Writer: Max Crampton-Thomas
2 min read April 2021 — Banyan Health Systems is among the only organizations that have integrated primary care with behavioral care, and, in the latter offering, it is preeminent. In an interview with Invest:, President and CEO Vincent Carrodeguas discusses some of the challenges facing behavioral care as it intersects with telehealth, as well as Banyan’s plans for tackling future challenges involving labor shortages.
What differentiates Banyan from its competition?
We’re not your typical healthcare center. We are a community-based, integrated care center. We integrate primary care and behavioral health. This is what sets us apart from the majority of the healthcare systems out there. No one does it to the depth that we do. On the behavioral health side, we perform every service available. There are tremendous advantages there. As well, everyone likes to talk about technology. I’m a big innovator and I push my teams to innovate through problems. That’s how you get the best ideas. With this approach, we actually grew through the pandemic. Other systems experienced some loss and reduction in patients — people not wanting to come into clinics, telehealth not being up and running — but not in our case. So, kudos to the team for innovating and working through all the problems.
Has the move toward telehealth helped behavioral health therapy?
At the end of the day, it’s a mixed bag. In the behavioral health world, one of the biggest challenges is cancellations. People simply avoid coming in when they can, especially if they’re infirm. Now that patients do not have to come in physically, it’s reducing the cancellation rate. But this new reality is not without its limitations. Take adolescents, for instance. Could you imagine trying to provide that kind of remote treatment for a 10-year-old? It’s simply not effective. We do the best we can but face-to-face is ultimately more effective with the young ones, especially now that they’re at home for school all day, their heads sunk into a laptop most of the time. All of this consumes a lot of bandwidth too.
Do you see any way to overcome these problems?
Toward solving these issues, one of our biggest accomplishments this year was the development of our Intensive Telehealth Unit. We were awarded a million-dollar grant by the FCC and, with that fund, we purchased telemetry equipment that we sent out to those of our patients who require intensive monitoring. It sends the data straight from the patient’s home to our monitoring center.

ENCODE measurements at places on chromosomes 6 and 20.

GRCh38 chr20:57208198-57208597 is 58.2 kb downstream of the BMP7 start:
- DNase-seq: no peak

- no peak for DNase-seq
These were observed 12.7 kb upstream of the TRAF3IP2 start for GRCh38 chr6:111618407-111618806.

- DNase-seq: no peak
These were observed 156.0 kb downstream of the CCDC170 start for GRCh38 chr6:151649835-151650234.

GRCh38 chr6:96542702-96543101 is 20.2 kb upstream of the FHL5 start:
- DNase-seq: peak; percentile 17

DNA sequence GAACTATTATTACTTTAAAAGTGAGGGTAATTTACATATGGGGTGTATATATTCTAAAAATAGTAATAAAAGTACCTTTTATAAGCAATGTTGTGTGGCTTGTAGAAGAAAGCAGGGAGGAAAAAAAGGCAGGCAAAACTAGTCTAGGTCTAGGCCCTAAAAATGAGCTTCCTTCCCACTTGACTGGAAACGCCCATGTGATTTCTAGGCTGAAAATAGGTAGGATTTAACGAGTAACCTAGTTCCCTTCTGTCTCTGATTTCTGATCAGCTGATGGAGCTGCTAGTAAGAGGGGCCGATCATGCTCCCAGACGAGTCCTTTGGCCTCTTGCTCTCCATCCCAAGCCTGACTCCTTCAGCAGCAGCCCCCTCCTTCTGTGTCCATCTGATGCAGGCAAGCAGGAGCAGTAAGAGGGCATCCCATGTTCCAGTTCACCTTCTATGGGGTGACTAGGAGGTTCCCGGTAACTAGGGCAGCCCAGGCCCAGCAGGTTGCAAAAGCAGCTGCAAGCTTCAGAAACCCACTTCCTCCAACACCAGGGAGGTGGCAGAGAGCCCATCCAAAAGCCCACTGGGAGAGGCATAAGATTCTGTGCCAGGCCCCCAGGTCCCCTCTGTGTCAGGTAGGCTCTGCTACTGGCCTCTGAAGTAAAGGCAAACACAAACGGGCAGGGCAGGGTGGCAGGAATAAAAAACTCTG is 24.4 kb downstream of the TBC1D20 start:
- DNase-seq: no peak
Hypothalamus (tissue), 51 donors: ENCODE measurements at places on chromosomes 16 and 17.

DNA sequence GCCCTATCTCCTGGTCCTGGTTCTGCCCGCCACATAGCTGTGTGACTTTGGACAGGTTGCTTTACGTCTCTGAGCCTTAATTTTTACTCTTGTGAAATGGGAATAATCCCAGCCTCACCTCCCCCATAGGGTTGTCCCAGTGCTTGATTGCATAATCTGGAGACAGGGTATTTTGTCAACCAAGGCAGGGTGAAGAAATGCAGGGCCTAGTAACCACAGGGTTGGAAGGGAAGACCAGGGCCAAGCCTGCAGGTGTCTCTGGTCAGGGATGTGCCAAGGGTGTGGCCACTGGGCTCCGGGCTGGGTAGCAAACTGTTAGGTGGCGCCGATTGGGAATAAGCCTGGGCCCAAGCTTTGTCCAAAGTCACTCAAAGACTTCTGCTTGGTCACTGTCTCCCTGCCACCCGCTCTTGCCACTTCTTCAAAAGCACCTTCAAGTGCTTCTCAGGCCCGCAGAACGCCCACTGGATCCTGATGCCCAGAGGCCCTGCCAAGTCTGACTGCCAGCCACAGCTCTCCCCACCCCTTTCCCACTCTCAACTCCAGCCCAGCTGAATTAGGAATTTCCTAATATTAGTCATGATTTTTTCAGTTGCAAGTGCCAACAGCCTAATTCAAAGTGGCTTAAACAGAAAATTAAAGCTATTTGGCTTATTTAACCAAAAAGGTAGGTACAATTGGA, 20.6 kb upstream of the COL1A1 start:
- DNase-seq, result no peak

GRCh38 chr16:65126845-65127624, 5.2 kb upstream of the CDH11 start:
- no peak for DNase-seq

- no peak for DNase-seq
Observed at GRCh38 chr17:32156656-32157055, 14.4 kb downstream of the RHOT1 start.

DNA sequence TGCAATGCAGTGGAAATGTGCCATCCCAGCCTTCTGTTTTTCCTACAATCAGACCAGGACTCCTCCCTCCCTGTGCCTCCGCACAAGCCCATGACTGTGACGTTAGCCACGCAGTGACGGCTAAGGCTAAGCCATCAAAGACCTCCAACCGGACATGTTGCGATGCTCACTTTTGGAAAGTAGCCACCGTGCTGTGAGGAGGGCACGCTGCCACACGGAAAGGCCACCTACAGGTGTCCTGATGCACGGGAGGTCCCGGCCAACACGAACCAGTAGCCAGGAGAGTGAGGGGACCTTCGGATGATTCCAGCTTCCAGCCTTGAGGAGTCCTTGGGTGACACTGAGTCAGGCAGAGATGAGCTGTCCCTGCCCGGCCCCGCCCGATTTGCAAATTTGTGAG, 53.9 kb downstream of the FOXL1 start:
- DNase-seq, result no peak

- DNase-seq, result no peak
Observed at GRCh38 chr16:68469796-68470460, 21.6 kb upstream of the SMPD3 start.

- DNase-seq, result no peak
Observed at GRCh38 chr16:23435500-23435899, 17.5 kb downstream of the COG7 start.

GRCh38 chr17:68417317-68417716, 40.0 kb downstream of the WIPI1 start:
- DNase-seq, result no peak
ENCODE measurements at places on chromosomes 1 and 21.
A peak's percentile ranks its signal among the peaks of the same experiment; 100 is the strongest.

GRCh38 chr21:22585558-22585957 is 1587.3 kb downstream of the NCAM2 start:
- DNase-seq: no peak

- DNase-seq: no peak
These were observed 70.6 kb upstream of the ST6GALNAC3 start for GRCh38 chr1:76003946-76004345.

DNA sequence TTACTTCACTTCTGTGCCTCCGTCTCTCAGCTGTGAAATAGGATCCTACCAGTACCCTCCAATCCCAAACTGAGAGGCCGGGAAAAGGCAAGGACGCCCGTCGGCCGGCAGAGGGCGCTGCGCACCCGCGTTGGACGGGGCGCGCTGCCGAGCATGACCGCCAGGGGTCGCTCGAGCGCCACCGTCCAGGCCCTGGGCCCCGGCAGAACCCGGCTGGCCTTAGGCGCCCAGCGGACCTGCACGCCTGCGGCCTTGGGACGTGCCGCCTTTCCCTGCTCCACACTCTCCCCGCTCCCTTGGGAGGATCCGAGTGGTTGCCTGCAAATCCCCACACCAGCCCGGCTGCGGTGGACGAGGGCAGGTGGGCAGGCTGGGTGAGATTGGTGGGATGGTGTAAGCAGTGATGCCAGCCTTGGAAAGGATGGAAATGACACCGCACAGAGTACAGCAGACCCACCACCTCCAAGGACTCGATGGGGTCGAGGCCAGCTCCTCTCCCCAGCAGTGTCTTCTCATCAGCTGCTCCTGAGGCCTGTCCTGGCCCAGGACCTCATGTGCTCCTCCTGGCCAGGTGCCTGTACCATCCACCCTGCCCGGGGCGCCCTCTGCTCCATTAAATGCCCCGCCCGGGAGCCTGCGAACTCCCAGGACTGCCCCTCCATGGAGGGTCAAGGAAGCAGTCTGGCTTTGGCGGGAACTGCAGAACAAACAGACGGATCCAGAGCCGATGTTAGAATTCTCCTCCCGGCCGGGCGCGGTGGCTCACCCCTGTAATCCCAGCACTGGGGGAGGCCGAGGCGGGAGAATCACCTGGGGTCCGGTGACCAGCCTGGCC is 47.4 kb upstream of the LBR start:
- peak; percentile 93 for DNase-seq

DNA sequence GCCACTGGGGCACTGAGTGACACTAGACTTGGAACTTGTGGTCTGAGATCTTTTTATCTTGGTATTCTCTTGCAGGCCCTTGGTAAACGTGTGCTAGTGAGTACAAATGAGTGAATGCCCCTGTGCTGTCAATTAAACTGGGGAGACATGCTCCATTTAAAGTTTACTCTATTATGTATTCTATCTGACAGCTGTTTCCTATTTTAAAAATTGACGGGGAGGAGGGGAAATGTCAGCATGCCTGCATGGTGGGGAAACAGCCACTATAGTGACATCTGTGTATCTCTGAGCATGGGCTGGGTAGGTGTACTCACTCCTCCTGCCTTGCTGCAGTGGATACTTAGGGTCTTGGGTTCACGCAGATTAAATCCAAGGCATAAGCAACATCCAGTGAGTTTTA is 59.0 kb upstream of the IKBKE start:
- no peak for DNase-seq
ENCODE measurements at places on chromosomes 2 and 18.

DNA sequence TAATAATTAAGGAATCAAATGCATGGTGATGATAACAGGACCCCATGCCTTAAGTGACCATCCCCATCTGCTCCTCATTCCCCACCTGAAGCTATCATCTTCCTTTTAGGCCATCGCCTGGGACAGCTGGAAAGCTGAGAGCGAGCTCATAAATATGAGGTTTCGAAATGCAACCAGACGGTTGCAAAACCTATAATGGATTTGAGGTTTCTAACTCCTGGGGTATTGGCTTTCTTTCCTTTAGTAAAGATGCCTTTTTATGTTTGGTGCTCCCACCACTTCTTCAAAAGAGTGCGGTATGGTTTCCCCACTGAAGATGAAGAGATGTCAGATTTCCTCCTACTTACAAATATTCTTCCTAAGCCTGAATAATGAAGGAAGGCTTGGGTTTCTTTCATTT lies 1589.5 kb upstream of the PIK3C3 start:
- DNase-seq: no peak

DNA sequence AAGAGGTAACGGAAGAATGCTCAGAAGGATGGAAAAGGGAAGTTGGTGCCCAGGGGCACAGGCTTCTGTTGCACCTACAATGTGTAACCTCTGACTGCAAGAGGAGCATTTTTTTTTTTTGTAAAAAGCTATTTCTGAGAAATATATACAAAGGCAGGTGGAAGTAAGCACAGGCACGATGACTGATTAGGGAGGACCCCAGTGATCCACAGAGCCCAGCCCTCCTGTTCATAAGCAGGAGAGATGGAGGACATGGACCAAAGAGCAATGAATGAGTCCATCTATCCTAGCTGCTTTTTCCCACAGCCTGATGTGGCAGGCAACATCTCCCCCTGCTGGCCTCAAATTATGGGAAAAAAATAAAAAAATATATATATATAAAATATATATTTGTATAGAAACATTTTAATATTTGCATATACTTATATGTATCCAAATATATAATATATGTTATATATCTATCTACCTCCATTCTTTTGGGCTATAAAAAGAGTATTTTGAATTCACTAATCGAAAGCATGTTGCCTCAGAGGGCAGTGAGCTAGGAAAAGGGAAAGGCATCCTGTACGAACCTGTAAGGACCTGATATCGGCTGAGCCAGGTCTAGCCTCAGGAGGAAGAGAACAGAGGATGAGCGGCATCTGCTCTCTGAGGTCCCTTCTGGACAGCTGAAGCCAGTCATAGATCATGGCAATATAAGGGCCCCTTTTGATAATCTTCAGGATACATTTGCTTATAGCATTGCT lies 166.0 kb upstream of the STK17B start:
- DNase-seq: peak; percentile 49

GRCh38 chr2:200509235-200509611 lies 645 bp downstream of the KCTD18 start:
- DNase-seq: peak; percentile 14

How does demand for behavioral health today compare to pre-pandemic levels?
It’s all over the place. For emergency behavioral health services, it’s through the roof. We’ve been beyond capacity for over six months. Staff burnout is a huge issue here. We’re essentially a behavioral health trauma center and it’s full 24 hours a day. When you go to the outpatient part of our practice, there are components that also have had substantial increase. I would say there has been an increase among those insured patients. But when I go to my indigent patients — who are probably the most vulnerable — I have a decline in services. Why? They’re vulnerable, they don’t want to leave the house, they may not have transportation, they don’t want to get on the bus.
How are you dealing with industry wide staff shortages?
I think in the last 120 days we’ve hired about 75 people. That might not seem like a lot for companies with thousands of people but we’re at about 380 employees. As of right now, we still have 60 open positions, which is an enormous amount given our relatively small size. Most of that is due to the growth we’ve experienced, some of it because of turnover. We’re doing everything we can to engage our employees and keep them engaged. We want to make sure they’re connected and feel satisfied with their jobs. We’re looking at staff salary surveys. This is going to cost us money, there’s no question about that. But it’ll be for the better. People need their benefits, their paid time off. On top of that, we need to invest in good tools. We need to upgrade technology, software. These things will cost money but these are also the things that will help see us through labor shortages.
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